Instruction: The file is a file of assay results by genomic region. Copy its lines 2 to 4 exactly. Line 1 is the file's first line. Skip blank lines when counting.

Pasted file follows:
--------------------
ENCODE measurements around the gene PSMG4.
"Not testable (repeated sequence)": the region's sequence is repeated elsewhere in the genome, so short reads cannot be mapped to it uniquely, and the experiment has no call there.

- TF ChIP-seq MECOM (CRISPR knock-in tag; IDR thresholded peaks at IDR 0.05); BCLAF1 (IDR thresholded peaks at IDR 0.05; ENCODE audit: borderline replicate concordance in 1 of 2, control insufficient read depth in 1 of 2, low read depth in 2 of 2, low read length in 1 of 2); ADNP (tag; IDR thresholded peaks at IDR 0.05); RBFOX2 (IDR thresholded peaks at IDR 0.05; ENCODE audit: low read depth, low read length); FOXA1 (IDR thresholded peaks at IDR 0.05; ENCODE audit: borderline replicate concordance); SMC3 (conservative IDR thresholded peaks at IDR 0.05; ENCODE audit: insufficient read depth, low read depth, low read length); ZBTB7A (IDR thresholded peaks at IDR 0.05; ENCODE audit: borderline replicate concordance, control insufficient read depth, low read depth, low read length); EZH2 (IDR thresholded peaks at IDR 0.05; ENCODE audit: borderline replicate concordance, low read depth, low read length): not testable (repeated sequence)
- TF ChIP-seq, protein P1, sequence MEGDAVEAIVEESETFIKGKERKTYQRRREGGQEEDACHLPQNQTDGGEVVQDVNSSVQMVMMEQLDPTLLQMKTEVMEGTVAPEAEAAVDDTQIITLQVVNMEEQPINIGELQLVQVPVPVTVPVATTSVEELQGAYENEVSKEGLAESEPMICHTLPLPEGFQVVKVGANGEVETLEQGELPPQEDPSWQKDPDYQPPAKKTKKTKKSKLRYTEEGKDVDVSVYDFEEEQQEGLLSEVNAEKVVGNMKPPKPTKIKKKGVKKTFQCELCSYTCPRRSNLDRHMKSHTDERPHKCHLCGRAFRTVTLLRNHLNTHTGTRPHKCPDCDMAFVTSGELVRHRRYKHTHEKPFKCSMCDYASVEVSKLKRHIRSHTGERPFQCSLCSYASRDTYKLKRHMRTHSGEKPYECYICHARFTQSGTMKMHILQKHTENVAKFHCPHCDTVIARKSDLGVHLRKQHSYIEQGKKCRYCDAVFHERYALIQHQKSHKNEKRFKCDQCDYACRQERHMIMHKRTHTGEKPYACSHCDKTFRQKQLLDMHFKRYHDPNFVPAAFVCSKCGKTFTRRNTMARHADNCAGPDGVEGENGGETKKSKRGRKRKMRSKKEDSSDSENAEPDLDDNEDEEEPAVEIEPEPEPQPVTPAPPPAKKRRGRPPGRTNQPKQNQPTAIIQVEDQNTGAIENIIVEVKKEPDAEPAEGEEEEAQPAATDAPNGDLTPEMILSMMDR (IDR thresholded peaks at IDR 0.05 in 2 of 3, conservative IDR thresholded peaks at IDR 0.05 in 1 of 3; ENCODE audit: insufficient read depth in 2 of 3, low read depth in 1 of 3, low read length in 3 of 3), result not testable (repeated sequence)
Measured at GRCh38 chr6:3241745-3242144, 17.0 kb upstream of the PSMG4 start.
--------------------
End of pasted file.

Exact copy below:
"Not testable (repeated sequence)": the region's sequence is repeated elsewhere in the genome, so short reads cannot be mapped to it uniquely, and the experiment has no call there.

- TF ChIP-seq MECOM (CRISPR knock-in tag; IDR thresholded peaks at IDR 0.05); BCLAF1 (IDR thresholded peaks at IDR 0.05; ENCODE audit: borderline replicate concordance in 1 of 2, control insufficient read depth in 1 of 2, low read depth in 2 of 2, low read length in 1 of 2); ADNP (tag; IDR thresholded peaks at IDR 0.05); RBFOX2 (IDR thresholded peaks at IDR 0.05; ENCODE audit: low read depth, low read length); FOXA1 (IDR thresholded peaks at IDR 0.05; ENCODE audit: borderline replicate concordance); SMC3 (conservative IDR thresholded peaks at IDR 0.05; ENCODE audit: insufficient read depth, low read depth, low read length); ZBTB7A (IDR thresholded peaks at IDR 0.05; ENCODE audit: borderline replicate concordance, control insufficient read depth, low read depth, low read length); EZH2 (IDR thresholded peaks at IDR 0.05; ENCODE audit: borderline replicate concordance, low read depth, low read length): not testable (repeated sequence)
- TF ChIP-seq, protein P1, sequence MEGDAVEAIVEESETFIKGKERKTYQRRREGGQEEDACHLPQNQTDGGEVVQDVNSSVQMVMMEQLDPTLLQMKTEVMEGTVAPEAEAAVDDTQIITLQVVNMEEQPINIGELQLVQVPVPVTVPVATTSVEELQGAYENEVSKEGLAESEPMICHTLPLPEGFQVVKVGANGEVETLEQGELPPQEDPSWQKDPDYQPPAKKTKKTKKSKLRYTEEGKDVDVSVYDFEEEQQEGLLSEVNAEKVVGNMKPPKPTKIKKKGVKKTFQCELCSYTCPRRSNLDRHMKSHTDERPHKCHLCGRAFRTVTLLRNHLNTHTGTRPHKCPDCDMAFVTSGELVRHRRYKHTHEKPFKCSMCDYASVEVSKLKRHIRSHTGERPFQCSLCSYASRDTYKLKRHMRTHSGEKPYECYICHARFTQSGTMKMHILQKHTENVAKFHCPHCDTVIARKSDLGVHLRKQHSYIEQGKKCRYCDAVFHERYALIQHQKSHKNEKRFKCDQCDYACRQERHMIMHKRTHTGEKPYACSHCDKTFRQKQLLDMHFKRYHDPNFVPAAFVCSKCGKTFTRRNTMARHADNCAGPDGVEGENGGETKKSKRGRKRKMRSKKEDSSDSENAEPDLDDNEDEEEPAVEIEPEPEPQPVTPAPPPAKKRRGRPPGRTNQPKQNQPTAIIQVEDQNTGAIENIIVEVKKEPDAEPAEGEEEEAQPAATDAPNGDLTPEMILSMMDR (IDR thresholded peaks at IDR 0.05 in 2 of 3, conservative IDR thresholded peaks at IDR 0.05 in 1 of 3; ENCODE audit: insufficient read depth in 2 of 3, low read depth in 1 of 3, low read length in 3 of 3), result not testable (repeated sequence)